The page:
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Cape Vincent celebrates 1812 history

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CAPE VINCENT — The village may have sensed a feeling of deja vu as tall ships loomed offshore and cannonballs thundered across the village green.

Cape Vincent is celebrating the War of 1812 bicentennial this weekend during its 13th annual Days on the River event to remind the north country of the skirmishes that took place along the St. Lawrence two centuries ago.

“I had a dream about doing something here because there were a number of skirmishes in the Cape Vincent area,” said co-organizer Patricia A. Regan.

Ms. Regan’s family history includes soldiers from both sides of the St. Lawrence River who were involved in the Revolutionary War and the War of 1812. As a self-proclaimed history buff, she has studied the battles that took place locally since she was 13.

“I wanted to bring an event together to teach younger people that we did have prime action in the War of 1812,” she said.

The event features encampments of re-enactors, four tall ships and patriotic marching music by Towpath Volunteers Fife and Drum Corps. Today, there is an 11 a.m. lecture, “Where the Heck was Gravelly Point?” in the French Town Market, and a 1:15 p.m. lecture, “Pre-1812 Settlement in New York,” at the Cape Vincent Historical Museum.

Cape Vincent Chamber of Commerce President and event co-organizer Michael J. Chavoustie is happy he took the risk on the event. Although the village has celebrated Days on the River in previous years, the bicentennial event saw some big changes.

“We brought something in this town that a lot here see as positive,” he said. “We would like to continue the re-enactment if the funding is available.”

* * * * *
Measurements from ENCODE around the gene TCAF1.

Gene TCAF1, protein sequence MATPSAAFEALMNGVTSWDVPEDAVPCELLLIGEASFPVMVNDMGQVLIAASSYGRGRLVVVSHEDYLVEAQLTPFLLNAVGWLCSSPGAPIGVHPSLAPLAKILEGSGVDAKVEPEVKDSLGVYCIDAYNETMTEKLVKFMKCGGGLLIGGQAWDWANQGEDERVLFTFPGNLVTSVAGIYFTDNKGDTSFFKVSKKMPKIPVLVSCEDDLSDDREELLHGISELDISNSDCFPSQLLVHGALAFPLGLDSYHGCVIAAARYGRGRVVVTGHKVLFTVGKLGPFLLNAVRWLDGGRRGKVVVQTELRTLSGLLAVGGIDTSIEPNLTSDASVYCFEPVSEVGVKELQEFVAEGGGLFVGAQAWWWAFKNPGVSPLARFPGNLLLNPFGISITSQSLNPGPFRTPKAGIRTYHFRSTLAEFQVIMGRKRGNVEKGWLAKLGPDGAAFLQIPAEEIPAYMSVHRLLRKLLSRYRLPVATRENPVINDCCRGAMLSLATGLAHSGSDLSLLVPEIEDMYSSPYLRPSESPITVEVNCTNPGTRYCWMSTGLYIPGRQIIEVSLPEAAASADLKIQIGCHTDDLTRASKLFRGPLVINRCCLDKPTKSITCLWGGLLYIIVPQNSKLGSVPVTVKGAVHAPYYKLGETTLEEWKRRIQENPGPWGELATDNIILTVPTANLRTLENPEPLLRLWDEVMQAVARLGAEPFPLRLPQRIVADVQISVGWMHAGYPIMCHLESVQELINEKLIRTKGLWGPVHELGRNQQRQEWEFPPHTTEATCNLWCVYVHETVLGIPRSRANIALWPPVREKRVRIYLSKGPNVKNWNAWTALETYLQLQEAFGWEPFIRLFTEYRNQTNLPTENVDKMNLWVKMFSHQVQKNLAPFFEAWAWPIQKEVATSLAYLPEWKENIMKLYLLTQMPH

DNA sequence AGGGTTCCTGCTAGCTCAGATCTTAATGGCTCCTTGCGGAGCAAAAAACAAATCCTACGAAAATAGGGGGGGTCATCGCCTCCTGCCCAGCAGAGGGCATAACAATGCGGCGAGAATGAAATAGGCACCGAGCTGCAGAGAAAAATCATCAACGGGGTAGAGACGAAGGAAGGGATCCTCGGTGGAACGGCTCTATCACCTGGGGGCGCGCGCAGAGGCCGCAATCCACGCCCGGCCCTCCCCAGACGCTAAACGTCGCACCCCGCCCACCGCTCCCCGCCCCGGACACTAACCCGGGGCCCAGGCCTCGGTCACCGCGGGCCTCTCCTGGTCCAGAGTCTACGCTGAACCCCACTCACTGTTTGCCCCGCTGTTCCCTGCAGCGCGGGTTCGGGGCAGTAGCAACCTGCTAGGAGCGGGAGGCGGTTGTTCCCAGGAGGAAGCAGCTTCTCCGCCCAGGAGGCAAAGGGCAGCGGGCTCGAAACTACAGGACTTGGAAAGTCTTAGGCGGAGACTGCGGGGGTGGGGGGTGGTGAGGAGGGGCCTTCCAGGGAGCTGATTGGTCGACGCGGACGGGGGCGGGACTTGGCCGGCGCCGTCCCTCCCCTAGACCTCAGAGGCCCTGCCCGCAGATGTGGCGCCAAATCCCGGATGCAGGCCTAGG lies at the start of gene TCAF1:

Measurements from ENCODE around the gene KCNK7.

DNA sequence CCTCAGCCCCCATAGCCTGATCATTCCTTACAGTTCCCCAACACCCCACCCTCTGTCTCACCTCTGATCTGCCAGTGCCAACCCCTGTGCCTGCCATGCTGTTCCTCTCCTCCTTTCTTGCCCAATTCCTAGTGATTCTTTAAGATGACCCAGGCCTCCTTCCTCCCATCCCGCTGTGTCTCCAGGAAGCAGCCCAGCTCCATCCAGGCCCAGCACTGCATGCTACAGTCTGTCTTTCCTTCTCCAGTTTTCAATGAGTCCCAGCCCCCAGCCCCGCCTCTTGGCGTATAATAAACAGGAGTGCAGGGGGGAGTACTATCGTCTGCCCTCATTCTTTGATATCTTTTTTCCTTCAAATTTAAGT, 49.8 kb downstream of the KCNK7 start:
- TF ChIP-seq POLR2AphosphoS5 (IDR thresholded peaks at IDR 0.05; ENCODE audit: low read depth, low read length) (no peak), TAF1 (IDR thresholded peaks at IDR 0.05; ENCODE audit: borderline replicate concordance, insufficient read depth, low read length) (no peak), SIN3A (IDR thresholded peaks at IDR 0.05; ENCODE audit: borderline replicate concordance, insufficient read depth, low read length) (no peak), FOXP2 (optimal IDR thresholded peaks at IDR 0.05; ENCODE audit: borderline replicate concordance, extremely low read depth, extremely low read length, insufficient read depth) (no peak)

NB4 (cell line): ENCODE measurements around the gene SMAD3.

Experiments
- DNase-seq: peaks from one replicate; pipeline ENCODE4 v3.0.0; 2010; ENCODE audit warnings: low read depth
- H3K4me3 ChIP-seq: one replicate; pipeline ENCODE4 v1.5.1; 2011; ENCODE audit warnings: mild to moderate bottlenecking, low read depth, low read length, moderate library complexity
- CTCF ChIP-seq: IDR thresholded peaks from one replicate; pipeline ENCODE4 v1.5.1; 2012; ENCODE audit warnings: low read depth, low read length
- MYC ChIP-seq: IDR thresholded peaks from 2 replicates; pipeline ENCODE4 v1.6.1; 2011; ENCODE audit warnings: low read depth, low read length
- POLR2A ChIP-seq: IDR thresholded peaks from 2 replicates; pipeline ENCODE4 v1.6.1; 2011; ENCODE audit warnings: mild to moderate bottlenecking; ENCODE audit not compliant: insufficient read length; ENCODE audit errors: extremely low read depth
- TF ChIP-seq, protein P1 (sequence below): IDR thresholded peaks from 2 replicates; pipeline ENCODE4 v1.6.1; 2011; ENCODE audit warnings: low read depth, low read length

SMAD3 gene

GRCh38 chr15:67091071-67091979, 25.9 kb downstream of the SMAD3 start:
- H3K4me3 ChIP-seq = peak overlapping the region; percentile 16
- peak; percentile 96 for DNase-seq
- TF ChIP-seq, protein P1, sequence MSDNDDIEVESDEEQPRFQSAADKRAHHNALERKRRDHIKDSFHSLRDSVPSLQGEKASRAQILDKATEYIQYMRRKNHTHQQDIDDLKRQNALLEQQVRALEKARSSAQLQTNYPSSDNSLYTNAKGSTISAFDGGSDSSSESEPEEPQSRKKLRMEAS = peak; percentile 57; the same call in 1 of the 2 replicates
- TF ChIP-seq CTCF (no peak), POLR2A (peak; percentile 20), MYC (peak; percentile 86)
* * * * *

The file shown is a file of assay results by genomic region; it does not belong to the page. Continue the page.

The re-enactment began at 1:30 p.m. and lasted for a half hour.

Afterward, the riflemen returned to their tents to clean their guns.

Fred J. Hanss, Potsdam, is a member of Forsyth’s Rifles.

“Our outfit was a lot like modern day Army rangers,” he said.

His “commander,” Timothy W. Cryderman, said events like these give people a different perspective of local history.

“It’s the idea of portraying history to the modern person,” Mr. Cryderman said. “It’s hard to get kids to read books about history these days. This gives them sound and movement.”

It worked to spark interest in some children, like 3-year old Paige E. Maitland.

“I liked when they shooted out of the cannon,” she said.

She was on an outing with her grandparents Patrick J. and Peggy Reilly, Sackets Harbor.

“We were actually here for a boat ride,” said Mrs. Reilly. “We didn’t even know this was happening.”

Even though she has seen many re-enactments in Sackets Harbor, she said, she was impressed with the event.

Some of the local residents had not witnessed an 1812 living history event and were happy for the opportunity.

“We’re local, so we heard about it,” said Sally A. Switzer, Cape Vincent. “We’re here for the re-enactment, which was fun. It’s nice to know the history of your town.”

Ms. Regan said she was hoping 2,000 people would show up for the event. By Saturday afternoon, she said, it was probably close.

Today’s festivities will end at 3:30 p.m. with a closing ceremony.





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